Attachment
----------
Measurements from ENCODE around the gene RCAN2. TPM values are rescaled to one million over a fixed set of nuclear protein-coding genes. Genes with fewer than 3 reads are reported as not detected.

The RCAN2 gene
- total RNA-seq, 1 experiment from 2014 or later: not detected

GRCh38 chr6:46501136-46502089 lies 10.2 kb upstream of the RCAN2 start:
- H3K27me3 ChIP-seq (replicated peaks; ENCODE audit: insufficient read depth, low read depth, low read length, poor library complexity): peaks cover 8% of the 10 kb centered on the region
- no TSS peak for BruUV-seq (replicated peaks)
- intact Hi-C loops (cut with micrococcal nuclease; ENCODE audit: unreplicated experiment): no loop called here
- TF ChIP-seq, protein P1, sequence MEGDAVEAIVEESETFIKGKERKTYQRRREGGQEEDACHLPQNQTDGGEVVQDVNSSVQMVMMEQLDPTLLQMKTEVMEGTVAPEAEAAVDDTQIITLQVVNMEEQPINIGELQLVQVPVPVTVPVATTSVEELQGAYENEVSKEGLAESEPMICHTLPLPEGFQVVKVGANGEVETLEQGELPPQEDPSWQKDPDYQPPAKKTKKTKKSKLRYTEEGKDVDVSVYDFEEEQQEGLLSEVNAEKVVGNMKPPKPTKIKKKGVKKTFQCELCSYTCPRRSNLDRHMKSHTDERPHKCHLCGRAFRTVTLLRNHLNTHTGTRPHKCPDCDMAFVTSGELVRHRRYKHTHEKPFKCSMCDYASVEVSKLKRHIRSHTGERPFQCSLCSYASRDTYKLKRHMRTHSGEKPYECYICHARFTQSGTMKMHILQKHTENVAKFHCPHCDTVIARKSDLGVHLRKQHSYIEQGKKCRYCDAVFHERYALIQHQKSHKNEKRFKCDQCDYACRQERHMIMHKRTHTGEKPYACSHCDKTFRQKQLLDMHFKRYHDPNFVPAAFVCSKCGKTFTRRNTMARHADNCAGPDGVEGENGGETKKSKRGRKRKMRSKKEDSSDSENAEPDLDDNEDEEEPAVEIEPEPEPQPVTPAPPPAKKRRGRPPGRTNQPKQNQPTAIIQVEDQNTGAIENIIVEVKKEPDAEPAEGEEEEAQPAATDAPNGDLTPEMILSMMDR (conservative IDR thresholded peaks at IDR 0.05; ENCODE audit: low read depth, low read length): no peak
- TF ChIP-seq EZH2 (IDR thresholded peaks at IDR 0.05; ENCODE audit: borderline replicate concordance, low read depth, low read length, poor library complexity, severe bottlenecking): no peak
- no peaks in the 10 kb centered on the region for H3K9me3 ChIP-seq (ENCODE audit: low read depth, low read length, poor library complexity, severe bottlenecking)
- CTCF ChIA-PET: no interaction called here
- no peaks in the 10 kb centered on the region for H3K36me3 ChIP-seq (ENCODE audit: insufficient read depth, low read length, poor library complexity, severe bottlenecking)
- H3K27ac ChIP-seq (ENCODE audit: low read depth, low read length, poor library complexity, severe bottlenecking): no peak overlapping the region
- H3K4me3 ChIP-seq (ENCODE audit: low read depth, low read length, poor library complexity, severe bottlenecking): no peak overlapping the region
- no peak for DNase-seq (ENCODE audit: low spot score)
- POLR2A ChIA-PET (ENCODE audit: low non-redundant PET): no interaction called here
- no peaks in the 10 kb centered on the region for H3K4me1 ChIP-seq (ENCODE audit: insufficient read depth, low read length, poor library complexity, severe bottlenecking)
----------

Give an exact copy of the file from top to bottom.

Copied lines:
Measurements from ENCODE around the gene RCAN2. TPM values are rescaled to one million over a fixed set of nuclear protein-coding genes. Genes with fewer than 3 reads are reported as not detected.

The RCAN2 gene
- total RNA-seq, 1 experiment from 2014 or later: not detected

GRCh38 chr6:46501136-46502089 lies 10.2 kb upstream of the RCAN2 start:
- H3K27me3 ChIP-seq (replicated peaks; ENCODE audit: insufficient read depth, low read depth, low read length, poor library complexity): peaks cover 8% of the 10 kb centered on the region
- no TSS peak for BruUV-seq (replicated peaks)
- intact Hi-C loops (cut with micrococcal nuclease; ENCODE audit: unreplicated experiment): no loop called here
- TF ChIP-seq, protein P1, sequence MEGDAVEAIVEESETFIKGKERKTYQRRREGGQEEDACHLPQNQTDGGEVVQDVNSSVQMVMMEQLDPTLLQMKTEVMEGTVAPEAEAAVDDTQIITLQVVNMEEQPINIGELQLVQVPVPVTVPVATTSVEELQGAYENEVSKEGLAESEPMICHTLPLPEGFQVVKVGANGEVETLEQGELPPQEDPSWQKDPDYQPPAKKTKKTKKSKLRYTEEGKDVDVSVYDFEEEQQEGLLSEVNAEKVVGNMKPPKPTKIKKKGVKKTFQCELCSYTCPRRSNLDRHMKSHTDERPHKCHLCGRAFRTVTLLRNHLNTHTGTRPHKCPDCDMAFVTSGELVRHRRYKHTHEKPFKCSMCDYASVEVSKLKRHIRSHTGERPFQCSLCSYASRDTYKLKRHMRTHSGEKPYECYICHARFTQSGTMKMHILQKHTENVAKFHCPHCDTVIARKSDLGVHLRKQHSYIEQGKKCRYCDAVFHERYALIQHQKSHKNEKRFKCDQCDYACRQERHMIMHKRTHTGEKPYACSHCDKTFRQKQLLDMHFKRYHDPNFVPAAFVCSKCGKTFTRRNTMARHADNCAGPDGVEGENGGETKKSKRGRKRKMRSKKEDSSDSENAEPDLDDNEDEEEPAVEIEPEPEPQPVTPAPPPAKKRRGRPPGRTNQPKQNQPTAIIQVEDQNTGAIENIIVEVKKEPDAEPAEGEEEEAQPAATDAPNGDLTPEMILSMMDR (conservative IDR thresholded peaks at IDR 0.05; ENCODE audit: low read depth, low read length): no peak
- TF ChIP-seq EZH2 (IDR thresholded peaks at IDR 0.05; ENCODE audit: borderline replicate concordance, low read depth, low read length, poor library complexity, severe bottlenecking): no peak
- no peaks in the 10 kb centered on the region for H3K9me3 ChIP-seq (ENCODE audit: low read depth, low read length, poor library complexity, severe bottlenecking)
- CTCF ChIA-PET: no interaction called here
- no peaks in the 10 kb centered on the region for H3K36me3 ChIP-seq (ENCODE audit: insufficient read depth, low read length, poor library complexity, severe bottlenecking)
- H3K27ac ChIP-seq (ENCODE audit: low read depth, low read length, poor library complexity, severe bottlenecking): no peak overlapping the region
- H3K4me3 ChIP-seq (ENCODE audit: low read depth, low read length, poor library complexity, severe bottlenecking): no peak overlapping the region
- no peak for DNase-seq (ENCODE audit: low spot score)
- POLR2A ChIA-PET (ENCODE audit: low non-redundant PET): no interaction called here
- no peaks in the 10 kb centered on the region for H3K4me1 ChIP-seq (ENCODE audit: insufficient read depth, low read length, poor library complexity, severe bottlenecking)